Ah, the good ole days of flannel boards and McGee & Me.
Flannel boards will always remain in the warmest parts of my heart and childhood memories. Nothing brought those Biblical accounts to life more than a cloth cut-out of a generic bearded Jewish man who could play the part of Moses parting the Red Sea, then less than a minute later he could be Abraham ready to sacrifice his son Isaac, or even Noah gathering all the animals on the ark.
And when the teacher was lazy or absent, we got to watch one of thirteen McGee and Me tapes, featuring Nick Martin and his crazy cartoon sidekick. Lesson learned- you CAN beat the bully in a skateboarding contest, if even he cheats. Also, if you sneak out to see a scary 3-D movie with your best buddy Lewis, you’re parents are going to find out and ground you. And of course, it’s never a good idea to try to impress your friends by telling them that your Native American Indian neighbor eats rabbits. Because he just needs a friend.
But eventually, my faith had to be able to grow beyond the entertaining and miraculous stories I heard each Sunday morning.
I admit. It’s not easy anymore for another human being to “challenge me” in my thinking, regarding my faith. I can spit out a hundred cliché Sunday School answers whenever I’m asked anything Christian related. Because for those of us who “grew up in church”, we do know all the answers.
At least all the answers for the questions we are tiredly asked again and again by Christian leaders in a church setting. You just can’t go wrong with “God”, “Jesus”, “the Holy Spirit”, “Heaven”, “good”, “bad”, “Satan”, “hell”, “pray and read the Bible”, “invite them to church”, or “tell them about Jesus”.
Typically, I don’t spend money or time on Christian marketed items. Books that generically tell me I need to stop being “downtrodden by the world” and “stand on God’s promises” to “expand my territory”. T-shirts that illegally parody business logos and make them “cute” by throwing in the name of Jesus. A sticker to put on the back window of my car that arrogantly boasts “straight pride”, picks fights with atheists and Pro-Choicers, or announces that God is Republican.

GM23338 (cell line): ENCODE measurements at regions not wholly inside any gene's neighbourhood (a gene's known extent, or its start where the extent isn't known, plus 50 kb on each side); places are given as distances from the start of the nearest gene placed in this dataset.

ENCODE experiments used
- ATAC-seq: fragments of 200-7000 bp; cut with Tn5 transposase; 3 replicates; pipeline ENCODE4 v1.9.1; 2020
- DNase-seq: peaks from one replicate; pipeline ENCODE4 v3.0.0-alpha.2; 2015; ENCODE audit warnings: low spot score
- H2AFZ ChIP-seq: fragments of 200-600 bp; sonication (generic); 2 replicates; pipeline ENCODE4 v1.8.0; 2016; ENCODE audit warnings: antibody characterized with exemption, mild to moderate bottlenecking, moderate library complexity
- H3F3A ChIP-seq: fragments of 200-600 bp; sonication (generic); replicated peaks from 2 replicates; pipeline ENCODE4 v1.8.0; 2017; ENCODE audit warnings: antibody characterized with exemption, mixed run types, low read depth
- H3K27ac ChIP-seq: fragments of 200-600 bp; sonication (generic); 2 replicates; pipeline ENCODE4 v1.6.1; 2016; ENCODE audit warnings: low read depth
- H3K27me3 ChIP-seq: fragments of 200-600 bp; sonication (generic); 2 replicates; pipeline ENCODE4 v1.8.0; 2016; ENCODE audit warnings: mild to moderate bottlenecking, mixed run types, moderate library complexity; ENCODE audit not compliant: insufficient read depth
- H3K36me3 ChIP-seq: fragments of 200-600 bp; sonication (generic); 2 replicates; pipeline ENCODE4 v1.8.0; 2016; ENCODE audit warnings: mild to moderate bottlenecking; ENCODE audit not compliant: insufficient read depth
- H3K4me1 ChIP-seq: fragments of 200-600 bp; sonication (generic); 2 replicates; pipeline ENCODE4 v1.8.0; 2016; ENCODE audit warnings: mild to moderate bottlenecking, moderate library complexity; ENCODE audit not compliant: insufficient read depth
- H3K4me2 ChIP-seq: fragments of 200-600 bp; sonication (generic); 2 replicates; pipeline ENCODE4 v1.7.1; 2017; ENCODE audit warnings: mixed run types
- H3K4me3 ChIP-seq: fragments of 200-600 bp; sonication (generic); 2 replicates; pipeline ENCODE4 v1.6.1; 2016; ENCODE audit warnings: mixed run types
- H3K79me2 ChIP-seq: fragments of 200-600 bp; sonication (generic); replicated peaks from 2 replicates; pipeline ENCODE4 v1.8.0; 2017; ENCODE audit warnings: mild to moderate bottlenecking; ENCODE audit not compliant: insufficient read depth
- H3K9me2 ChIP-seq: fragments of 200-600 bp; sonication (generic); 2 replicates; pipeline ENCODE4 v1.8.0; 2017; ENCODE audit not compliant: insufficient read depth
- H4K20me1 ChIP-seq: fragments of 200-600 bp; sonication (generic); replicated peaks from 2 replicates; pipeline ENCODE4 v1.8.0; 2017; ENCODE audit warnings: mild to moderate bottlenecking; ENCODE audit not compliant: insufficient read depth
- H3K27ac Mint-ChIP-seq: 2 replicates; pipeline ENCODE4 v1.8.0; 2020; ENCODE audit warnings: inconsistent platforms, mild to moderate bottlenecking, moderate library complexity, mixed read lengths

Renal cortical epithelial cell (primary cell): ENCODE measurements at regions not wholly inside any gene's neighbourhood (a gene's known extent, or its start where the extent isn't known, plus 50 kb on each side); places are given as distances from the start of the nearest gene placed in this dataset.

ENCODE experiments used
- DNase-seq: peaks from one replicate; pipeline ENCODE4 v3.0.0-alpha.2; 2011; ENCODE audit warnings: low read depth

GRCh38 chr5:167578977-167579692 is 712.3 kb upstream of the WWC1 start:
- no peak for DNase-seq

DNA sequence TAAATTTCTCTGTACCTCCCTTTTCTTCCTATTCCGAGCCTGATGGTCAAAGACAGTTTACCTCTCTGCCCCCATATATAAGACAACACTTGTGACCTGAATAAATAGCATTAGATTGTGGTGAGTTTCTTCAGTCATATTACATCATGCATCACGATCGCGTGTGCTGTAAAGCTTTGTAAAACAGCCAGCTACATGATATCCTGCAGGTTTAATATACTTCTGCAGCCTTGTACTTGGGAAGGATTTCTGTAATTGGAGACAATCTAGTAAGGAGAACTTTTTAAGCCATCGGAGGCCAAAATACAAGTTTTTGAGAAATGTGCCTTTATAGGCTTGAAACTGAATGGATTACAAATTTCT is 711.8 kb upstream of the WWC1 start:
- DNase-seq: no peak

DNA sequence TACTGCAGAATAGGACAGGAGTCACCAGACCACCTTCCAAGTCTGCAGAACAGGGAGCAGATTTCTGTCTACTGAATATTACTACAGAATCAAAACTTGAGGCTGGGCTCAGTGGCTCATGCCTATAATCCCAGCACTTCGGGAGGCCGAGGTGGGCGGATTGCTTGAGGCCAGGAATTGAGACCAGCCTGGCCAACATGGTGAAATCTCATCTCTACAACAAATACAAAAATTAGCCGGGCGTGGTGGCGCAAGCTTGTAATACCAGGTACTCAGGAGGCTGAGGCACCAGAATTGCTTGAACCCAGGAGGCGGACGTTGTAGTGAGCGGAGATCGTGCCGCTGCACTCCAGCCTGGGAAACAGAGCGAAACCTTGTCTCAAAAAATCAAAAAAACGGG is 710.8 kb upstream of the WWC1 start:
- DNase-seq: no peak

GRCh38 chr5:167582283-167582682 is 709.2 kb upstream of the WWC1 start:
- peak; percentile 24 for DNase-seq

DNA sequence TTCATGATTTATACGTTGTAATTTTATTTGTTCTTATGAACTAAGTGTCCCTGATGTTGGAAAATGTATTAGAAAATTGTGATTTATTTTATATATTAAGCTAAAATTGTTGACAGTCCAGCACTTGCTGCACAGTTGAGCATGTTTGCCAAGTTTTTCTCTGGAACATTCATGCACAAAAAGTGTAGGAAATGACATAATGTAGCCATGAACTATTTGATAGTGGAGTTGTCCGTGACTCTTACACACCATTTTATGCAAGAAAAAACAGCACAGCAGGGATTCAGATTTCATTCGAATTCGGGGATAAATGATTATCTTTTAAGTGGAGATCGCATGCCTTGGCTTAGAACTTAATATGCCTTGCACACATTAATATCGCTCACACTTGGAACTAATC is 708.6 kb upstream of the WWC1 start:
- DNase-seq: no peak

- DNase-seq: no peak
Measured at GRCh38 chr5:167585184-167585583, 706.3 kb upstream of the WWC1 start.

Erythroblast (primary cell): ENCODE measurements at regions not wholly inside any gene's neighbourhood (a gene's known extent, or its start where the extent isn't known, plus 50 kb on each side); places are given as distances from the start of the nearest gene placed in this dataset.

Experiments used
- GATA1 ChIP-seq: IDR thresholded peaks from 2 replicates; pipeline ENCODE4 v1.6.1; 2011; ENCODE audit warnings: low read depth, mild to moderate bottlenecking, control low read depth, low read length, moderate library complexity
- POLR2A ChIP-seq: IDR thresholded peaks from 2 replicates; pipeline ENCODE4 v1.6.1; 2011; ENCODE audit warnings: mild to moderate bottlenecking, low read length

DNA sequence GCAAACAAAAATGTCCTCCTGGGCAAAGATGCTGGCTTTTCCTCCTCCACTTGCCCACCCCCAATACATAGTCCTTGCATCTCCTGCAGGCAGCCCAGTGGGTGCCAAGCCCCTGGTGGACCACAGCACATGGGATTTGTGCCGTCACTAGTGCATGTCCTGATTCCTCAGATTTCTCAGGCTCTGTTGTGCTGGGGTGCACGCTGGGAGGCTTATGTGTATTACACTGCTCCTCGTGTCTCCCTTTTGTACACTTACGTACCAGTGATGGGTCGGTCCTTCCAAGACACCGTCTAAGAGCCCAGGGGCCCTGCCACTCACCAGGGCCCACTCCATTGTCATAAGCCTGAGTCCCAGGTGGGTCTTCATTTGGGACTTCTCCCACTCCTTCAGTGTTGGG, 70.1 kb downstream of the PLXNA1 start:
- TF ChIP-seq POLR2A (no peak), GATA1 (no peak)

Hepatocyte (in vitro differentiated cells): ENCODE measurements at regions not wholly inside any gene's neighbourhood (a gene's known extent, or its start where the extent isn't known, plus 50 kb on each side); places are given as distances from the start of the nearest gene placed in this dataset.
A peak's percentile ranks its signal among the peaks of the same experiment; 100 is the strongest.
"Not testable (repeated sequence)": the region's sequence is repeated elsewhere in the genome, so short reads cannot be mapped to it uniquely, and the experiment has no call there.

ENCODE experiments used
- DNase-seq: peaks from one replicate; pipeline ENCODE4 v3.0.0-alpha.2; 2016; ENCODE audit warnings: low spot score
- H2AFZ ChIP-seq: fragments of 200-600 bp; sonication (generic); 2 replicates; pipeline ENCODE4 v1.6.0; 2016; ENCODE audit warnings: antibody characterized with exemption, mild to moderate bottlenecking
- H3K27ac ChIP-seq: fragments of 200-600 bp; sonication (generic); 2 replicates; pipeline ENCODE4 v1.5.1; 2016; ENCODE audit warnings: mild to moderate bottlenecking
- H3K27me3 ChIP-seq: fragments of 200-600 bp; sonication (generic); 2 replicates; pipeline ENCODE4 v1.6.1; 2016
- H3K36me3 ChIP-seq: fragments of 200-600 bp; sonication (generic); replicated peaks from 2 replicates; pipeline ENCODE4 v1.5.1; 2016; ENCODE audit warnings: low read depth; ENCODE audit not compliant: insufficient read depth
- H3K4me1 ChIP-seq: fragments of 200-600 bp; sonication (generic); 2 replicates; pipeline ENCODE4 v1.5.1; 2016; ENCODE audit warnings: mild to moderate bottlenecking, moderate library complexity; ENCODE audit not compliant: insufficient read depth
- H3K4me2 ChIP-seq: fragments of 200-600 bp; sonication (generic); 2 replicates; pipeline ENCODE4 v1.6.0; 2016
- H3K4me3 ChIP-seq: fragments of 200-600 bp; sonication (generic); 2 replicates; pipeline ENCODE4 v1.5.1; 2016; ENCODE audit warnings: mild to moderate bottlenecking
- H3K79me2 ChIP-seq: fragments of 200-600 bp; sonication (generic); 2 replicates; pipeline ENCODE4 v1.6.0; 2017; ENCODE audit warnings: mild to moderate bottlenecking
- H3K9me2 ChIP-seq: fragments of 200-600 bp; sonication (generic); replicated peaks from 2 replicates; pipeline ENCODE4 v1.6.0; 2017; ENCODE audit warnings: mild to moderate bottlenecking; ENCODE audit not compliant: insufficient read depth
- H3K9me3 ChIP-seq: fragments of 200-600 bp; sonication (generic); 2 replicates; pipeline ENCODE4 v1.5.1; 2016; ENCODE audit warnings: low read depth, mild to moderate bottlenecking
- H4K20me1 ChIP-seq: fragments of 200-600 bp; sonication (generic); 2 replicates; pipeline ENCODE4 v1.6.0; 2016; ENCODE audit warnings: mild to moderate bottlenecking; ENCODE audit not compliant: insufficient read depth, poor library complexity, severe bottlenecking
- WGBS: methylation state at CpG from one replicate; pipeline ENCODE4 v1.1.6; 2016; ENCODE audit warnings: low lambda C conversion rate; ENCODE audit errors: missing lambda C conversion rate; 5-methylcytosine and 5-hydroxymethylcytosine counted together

Besides, I think most Christians know by now that God has switched His allegiance from the Republican Party to Ron Paul.
Just kidding. Sort of.
But thank God, in the past two years, I have been challenged in my thinking, regarding my faith, more so than any other time in my life.
How? 1) I got married. 2) My small group from church read a book called The Hole in the Gospel. 3) I was asked an allegorical question about a bicycle.
Getting married to a faithful Christian has helped me to mature not just because of her confidence when mine is sagging, but also because marriage shows me how selfish I can be with my time and space. Two years later, I’m much more easy-going about stuff that only mattered in The World of Me.
The Hole in Our Gospel is the book that my Wednesday night small group (Bible Study) decided to read. Seriously, it is the most life-changing book I’ve ever read. The Bible is the most influential. But the Hole in Our Gospel has actually helped me to personally identify what the Bible and my purpose in my life are all about.
For me, my faith had always come down Ephesians 2:8-9 in the Bible: “For by grace you have been saved through faith, not that of yourselves, it is the gift of God; not as a result of works, that no one may boast.
That Bible passage has everything a Baptist likes to hear, regarding one’s spiritual wellbeing: “grace”, “faith”, and “gift of God”.
It doesn’t say anything about helping other people, doing good works, or giving away our time, money, and energy. Because as long as we splice in “Jesus loves you, died for you, rose from the grave, and will give you eternal life in Heaven if you say this three sentence prayer…”, then we are fulfilling our duty as a good Christian. Get people to say a prayer and go to church. Get them to stop cussing, drinking, and smoking- because that improvement shows their “spiritual fruits”.
As a Baptist, I had always been leery of the phrase “works”. Because it had been engrained in my brain fibers that God’s salvation couldn’t be “earned”. I understood from the book of James (2:20) that “works” were necessary to prove that my faith to be sincere.